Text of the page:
After a year and a half of waiting, the YouTubers Union demanded to its complaints by Friday or one of the world's biggest traditional labor unions would take the video site and parent company Google to court. Hours before the deadline, Google answered: The company will meet, but it won't negotiate.
"We explained to the union in great detail whatis doing in terms of transparency and support for YouTubers. But we have also made clear that we are not going to negotiate their demands," a YouTube representative said.
According to the unions, the company invited them to meet at Google's Berlin office to "discuss some fundamental questions about the future of work." Jörg Sprave, the founder of and spokesman for the YouTube Union, said the unions will accept the invitation.
"We did not ask them to bow to our demands within the deadline, we just asked them to enter into talks with us. They did that, so we are very happy with our campaign success so far. But of course there is plenty of work ahead of us," Sprave said in an email. "The clock is paused, not stopped."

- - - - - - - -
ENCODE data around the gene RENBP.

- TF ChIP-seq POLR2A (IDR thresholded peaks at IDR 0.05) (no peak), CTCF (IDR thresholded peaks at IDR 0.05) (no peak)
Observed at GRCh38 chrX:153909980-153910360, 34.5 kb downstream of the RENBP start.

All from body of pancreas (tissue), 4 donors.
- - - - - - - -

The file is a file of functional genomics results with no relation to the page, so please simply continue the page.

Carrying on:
Last month, the YouTubers Union joined forces with one of the biggest traditional labor unions in the world to launch a to enter official negotiations. Demanding YouTube and parent company Google address complaints of frustrated YouTube creators, they set Friday as the deadline for Google and YouTube to respond or they'd move their complaints to court.
Until last month, the YouTubers Union was mostly a loose association of about 20,000 members who joined a Facebook group, and it hadn't triggered much attention from Google or among thepeople who visit monthly. But in August, it joined forces with IG Metall, one of the biggest and oldest labor unions in the world. With deep resources, legal expertise and a track record on labor issues, IG Metall gave the YouTubers Union the kind of legitimacy and urgency it needed to command more attention -- including Google's.
"The pressure we put on Google and YouTube together with the YouTubers Union has paid off," Christiane Benner, the second chairwoman of IG Metall, said in the post announcing the development to YouTubers Union members. "We succeeded in bringing Google to the table. We are looking forward to the talks and want a quick appointment. There we will see what changes YouTube is prepared to make."
Originally published Aug. 23, 6:51 a.m. PT.
Update, 8:18 a.m.: Adds YouTube response.